j 21 ~ x 8 ! 2 j 22 ~ x !
UJ dx 8 , ~14!

where a is the dimensionless quantity

Q ~ x! 5K N ~ x!@ f *
0 # x1K N ~ x ! R S
Q ~ x8 !
a~ x !5
N ~ x !. ~15!
3@@ G ~ x,x8 !# x8 # x dS ~ x8 ! , ~11!
As indicated below, a typical maximum value of a is 0.35.
which can be solved by collocation when f *
0 (x) and N (x) For circular venting apertures of diameter K 51 ft and a
are prescribed. tunnel of height h'20 ft, this implies that the local value of

1161 J. Acoust. Soc. Am., Vol. 104, No. 3, Pt. 1, September 1998 Michael Howe: High-speed train compression wave 1161

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FIG. 2. Volume flux distribution function Q(x) for a vented tunnel roof
with a (x)[(hK / p )N (x)50.35ex/h .

FIG. 4. Compression waves p/( r 0 U 2 A0 /A) ~— — — —! and pressure

the fractional open area of the roof N p K /4 does not ex- 2 gradients ( ] p/ ] t)/( r 0 U 3 A0 /hA) ~—————! for an unvented tunnel,
ceed about 5%. and for roof venting with a (x)50.35e x/h .

D. Potential flow from the vented tunnel entrance ground indicates that ] 2 f * / ] x 2 will be correspondingly
Figure 2 illustrates the variation of the predicted volume smaller along the train track. Equation ~5! then suggests that
flux density Q as a function of x/h when the fractional open the rise time of the compression wave will be larger for the
area of the vents decreases exponentially from the tunnel vented tunnel.
entrance according to a (x)50.35e x/h . Q vanishes at the tun-
nel entrance, where the potential jump across the roof is null, III. INFLUENCE OF VENTING ON COMPRESSION
and attains a maximum near x52h. The dramatic effect of WAVE RISE TIME
these vents on the potential flow from the entrance can be A. Front of train modeled by a point source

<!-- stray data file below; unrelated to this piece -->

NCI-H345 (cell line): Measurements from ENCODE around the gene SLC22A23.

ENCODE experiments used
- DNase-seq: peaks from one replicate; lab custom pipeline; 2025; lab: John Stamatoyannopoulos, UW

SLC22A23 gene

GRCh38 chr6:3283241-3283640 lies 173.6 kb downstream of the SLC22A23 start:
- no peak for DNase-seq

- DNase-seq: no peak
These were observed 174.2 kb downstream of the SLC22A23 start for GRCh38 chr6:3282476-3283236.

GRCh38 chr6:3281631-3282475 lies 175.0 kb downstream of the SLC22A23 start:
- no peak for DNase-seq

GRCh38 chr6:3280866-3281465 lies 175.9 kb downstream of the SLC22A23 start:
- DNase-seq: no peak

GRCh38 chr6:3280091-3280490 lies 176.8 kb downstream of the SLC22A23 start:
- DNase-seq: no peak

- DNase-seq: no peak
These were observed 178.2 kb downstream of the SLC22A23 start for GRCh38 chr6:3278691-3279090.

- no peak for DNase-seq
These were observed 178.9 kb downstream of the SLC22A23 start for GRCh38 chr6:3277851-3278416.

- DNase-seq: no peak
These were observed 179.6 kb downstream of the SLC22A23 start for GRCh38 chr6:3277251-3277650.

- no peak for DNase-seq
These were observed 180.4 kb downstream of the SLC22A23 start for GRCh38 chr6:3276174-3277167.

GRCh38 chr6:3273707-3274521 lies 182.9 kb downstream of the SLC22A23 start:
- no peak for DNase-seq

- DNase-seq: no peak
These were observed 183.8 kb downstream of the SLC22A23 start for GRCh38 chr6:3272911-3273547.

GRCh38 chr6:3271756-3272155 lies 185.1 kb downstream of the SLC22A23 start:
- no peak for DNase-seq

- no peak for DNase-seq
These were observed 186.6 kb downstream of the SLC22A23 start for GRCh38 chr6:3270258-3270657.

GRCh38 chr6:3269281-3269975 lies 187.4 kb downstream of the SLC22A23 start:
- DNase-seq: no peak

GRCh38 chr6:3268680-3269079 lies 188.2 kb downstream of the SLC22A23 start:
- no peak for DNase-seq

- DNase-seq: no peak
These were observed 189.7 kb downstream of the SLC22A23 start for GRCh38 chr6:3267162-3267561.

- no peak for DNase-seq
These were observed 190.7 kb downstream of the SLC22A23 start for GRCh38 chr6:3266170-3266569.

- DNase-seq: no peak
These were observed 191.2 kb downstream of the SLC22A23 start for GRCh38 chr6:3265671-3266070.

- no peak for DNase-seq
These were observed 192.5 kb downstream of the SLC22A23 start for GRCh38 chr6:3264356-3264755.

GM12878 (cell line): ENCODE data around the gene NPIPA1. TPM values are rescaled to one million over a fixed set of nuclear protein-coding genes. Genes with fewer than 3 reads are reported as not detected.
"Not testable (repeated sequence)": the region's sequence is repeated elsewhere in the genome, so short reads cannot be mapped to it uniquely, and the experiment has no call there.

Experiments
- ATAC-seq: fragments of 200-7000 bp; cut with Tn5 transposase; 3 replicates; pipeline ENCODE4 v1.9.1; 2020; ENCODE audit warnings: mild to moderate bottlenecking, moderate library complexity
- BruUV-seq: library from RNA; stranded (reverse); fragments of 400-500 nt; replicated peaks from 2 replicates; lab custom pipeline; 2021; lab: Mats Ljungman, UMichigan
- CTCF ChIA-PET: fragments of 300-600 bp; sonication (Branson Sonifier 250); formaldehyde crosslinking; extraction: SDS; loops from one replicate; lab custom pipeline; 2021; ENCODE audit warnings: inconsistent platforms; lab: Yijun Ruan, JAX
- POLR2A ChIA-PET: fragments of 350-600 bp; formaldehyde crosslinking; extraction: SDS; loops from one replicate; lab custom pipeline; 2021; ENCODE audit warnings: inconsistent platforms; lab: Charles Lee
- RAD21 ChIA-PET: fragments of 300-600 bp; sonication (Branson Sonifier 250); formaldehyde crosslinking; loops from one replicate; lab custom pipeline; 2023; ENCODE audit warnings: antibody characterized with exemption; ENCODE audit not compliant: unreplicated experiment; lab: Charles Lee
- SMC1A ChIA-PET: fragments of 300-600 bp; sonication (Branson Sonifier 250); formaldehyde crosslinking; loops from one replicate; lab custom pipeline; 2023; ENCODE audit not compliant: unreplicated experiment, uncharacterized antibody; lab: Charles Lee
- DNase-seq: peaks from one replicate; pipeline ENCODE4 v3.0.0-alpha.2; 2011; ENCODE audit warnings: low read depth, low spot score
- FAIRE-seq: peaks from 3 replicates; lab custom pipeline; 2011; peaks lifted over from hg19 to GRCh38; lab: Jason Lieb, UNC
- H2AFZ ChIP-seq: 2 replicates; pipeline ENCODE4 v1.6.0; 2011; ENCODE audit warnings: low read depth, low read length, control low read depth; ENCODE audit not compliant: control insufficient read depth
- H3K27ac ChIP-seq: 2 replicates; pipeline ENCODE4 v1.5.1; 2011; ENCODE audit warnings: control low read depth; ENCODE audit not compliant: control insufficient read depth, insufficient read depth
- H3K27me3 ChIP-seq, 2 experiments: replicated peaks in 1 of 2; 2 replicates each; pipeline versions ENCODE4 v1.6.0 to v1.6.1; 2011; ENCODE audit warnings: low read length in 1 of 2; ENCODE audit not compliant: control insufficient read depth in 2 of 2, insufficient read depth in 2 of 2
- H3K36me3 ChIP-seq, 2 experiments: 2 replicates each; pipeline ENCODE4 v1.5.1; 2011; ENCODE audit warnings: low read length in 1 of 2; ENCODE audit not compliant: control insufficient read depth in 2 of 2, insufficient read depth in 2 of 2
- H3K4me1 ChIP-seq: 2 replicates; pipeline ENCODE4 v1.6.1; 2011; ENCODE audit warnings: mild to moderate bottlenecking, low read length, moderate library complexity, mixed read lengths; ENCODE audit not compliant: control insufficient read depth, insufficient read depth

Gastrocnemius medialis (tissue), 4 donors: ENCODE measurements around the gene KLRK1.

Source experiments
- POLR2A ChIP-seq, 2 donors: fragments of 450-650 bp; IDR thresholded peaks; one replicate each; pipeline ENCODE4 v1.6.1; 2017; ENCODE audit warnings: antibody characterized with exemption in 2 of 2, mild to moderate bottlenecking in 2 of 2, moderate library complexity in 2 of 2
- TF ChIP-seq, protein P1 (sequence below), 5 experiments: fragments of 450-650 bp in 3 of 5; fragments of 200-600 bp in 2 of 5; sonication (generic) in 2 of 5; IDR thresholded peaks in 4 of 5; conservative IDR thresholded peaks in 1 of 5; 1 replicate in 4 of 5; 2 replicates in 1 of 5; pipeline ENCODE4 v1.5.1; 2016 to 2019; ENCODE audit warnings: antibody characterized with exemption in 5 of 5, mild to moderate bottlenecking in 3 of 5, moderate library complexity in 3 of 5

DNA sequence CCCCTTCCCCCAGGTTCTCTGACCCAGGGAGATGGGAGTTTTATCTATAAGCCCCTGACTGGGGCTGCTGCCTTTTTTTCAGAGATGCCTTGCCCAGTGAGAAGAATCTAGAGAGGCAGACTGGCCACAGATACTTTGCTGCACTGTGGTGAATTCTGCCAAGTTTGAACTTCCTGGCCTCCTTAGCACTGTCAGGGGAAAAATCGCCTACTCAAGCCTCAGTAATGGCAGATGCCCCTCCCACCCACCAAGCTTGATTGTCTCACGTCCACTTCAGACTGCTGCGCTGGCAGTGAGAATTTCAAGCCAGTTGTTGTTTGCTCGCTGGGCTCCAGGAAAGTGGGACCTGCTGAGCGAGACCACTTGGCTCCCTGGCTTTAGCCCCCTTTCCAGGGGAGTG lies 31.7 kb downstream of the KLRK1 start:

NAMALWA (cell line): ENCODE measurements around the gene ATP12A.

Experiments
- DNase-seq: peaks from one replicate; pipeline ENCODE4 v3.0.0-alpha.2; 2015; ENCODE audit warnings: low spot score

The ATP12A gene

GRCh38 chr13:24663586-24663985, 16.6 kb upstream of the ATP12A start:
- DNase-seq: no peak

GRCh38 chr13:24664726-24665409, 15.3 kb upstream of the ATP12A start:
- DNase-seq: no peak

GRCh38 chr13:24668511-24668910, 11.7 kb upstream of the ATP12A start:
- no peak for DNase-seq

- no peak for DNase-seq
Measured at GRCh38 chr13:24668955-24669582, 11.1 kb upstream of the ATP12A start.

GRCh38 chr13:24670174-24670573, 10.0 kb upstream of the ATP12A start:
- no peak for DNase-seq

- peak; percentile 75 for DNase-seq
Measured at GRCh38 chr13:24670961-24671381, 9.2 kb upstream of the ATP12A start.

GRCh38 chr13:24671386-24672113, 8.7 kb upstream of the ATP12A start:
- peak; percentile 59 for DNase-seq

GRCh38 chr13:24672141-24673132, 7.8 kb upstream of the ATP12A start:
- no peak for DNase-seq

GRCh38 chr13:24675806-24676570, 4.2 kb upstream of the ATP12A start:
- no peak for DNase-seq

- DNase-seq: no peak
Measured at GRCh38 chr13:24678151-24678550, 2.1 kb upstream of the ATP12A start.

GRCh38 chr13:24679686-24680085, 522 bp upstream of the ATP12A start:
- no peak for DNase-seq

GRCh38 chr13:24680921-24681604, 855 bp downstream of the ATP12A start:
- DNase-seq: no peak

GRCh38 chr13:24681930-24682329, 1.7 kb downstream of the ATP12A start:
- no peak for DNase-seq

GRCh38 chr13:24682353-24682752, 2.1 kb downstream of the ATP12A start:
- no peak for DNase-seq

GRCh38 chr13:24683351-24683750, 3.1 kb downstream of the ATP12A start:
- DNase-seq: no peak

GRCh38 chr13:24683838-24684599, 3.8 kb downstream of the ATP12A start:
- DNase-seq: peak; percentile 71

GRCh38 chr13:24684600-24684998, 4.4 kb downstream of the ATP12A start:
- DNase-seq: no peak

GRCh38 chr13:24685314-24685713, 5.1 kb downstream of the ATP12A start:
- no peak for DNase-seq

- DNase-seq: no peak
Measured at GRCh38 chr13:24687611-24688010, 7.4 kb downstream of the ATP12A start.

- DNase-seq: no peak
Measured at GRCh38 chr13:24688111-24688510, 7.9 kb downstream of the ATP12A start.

calculated from ~13! and is depicted in Fig. 3, in which
streamlines c * (x)5constant are plotted for both the un- Preliminary estimates of the influence of roof venting
vented and vented tunnel entrances. The more gradual diver- can be obtained by assuming that the source distribution ~6!
gence of the streamlines from the vented tunnel in the vicin- that models fluid displacement by the nose of the train is
ity of the center line of the tunnel plus its image in the concentrated in one point, i.e., by taking
q ~ x! 'A0 U d ~ x ! d ~ y ! d ~ z ! , ~16!
where the net source strength A 0 U5 * L0 U( ] AT / ] x)dx,
the vertical plane of symmetry of the train is taken to coin-
cide with z50. This approximation for q is formally identi-
cal to that obtained when the train is modeled by a semi-
infinite cylinder of cross-sectional area A0 .
Equations ~3! and ~5! now supply the following approxi-
mations to the pressure and pressure gradient of the compres-
sion wave generated as the train enters the tunnel,
r 0 U 2 A0 ] F *
p ~ x,t ! ' ~ 2U @ t # /h,0,0 ! ,
A ]X
]p r 0 U A0 ] F *
3 2
~ x,t ! '2 ~ 2U @ t # /h,0,0 ! ,
]t hA ]X2
where the following dimensionless notation has been intro-
x f * ~ x!
X5 , F * ~ X,y/h,z/h ! 5 . ~18!
h h
Equations ~17! are applicable within the tunnel at large dis-
tances from the entrance, but before nonlinear steepening of
the wavefront becomes important.
The dashed and solid curves in Fig. 4, respectively, rep-
FIG. 3. Streamlines of uniform flow from the tunnel entrance defined by the
resent the predicted pressure and pressure gradient when the
velocity potential f * (x): ~a! unvented tunnel; ~b! vented roof with a (x) behavior of f * near the tunnel entrance is determined by the
[(hK / p )N (x)50.35e x/h . two-dimensional approximation ~13! for ~i! an unvented tun-

1162 J. Acoust. Soc. Am., Vol. 104, No. 3, Pt. 1, September 1998 Michael Howe: High-speed train compression wave 1162

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FIG. 6. Compression wave pressure gradients ( ] p/ ] t)/( r 0 U 3 A0 /hA) for
L/h52: ~a! unvented entrance; ~b! vented with a (x)50.35e 0.6x/h .

FIG. 5. ~a! Volume flux distribution Q(x) for a (x)50.35e 0.6x/h . ~b! Com-
pression waves p/( r 0 U 2 A0 /A) ~— — — —! and pressure gradients
]p 22 r 0 U 3 A0
( ] p/ ] t)/( r 0 U 3 A0 /hA) ~————! for the unvented and vented tunnels. ~ x,t ! '